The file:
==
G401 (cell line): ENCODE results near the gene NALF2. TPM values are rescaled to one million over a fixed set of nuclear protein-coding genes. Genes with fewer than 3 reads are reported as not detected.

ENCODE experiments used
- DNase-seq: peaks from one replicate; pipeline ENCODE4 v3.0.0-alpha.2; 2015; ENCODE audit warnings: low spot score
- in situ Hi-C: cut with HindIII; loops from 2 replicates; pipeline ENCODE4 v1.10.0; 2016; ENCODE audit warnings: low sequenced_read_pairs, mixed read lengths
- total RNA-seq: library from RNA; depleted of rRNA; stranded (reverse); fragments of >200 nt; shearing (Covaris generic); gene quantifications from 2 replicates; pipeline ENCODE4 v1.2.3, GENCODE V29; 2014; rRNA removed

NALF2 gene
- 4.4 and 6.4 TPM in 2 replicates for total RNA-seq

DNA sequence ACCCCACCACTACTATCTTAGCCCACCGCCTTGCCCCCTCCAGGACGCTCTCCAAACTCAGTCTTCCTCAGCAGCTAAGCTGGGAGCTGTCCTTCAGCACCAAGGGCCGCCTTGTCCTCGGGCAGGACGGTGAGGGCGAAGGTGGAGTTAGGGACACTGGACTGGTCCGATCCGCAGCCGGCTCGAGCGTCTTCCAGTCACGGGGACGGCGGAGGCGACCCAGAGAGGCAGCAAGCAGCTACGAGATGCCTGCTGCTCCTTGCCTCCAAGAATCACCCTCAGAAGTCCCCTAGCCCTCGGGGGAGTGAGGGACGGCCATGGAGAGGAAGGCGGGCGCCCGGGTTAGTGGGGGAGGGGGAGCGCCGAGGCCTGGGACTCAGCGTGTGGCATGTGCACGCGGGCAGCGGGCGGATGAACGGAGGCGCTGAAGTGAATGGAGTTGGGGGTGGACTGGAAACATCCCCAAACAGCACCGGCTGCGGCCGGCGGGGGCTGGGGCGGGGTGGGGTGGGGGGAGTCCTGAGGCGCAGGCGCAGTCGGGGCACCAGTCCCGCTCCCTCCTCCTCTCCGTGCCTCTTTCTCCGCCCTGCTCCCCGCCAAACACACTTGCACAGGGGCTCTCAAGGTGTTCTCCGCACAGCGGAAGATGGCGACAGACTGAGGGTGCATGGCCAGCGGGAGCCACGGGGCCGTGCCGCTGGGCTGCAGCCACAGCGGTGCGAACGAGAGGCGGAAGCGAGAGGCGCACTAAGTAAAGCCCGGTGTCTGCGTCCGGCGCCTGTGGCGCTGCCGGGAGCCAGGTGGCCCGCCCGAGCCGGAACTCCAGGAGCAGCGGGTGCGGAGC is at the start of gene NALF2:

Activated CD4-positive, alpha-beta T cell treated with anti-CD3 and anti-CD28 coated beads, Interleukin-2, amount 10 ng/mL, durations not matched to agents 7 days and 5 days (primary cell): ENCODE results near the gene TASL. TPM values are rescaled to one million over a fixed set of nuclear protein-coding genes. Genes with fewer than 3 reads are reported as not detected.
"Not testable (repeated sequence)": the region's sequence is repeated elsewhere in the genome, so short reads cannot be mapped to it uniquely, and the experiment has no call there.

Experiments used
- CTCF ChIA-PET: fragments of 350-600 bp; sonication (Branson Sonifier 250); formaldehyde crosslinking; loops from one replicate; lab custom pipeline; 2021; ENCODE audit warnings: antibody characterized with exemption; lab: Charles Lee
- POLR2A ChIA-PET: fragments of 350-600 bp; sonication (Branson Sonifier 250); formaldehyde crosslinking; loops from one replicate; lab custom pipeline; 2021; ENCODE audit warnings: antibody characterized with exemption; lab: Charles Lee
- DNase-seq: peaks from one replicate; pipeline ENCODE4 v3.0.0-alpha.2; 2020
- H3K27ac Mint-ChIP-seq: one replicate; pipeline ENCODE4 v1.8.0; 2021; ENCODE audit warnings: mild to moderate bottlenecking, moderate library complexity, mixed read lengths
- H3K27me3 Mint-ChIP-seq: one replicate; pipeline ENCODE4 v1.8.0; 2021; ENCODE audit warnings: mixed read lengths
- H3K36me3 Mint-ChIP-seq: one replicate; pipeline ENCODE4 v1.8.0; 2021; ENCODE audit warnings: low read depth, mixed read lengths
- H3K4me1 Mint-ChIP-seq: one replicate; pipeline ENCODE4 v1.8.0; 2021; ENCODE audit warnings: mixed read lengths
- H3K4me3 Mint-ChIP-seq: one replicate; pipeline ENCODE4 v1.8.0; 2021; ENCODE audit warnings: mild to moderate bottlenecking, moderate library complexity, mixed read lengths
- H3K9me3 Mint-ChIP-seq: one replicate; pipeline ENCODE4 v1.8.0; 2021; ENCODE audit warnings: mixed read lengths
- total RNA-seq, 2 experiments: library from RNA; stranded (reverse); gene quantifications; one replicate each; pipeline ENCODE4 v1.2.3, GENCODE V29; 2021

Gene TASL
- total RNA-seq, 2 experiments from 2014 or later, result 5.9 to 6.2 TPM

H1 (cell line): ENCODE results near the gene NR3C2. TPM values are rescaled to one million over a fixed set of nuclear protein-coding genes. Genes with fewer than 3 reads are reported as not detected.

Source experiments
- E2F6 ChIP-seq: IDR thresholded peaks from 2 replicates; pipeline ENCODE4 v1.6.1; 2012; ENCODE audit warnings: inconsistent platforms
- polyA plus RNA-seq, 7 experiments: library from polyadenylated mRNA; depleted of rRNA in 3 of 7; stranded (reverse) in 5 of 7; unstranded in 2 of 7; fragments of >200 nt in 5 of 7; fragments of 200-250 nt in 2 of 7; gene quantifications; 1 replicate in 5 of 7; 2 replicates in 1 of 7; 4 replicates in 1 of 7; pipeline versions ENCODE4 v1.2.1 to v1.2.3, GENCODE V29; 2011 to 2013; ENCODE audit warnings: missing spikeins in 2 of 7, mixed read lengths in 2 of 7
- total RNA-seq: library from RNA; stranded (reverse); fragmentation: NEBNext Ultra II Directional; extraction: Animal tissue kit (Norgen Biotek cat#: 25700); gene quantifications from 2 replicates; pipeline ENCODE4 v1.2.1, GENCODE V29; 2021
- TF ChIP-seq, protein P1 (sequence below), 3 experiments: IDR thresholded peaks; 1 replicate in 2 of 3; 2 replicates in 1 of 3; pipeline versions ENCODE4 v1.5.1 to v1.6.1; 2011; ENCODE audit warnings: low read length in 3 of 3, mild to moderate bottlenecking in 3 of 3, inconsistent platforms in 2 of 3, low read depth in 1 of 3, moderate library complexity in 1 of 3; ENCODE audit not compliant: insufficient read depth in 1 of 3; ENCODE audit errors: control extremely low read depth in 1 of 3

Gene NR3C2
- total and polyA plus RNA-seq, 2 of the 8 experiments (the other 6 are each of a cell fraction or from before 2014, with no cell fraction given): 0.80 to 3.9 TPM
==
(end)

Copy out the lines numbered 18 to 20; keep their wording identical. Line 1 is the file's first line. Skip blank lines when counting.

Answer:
- H3K4me1 Mint-ChIP-seq: one replicate; pipeline ENCODE4 v1.8.0; 2021; ENCODE audit warnings: mixed read lengths
- H3K4me3 Mint-ChIP-seq: one replicate; pipeline ENCODE4 v1.8.0; 2021; ENCODE audit warnings: mild to moderate bottlenecking, moderate library complexity, mixed read lengths
- H3K9me3 Mint-ChIP-seq: one replicate; pipeline ENCODE4 v1.8.0; 2021; ENCODE audit warnings: mixed read lengths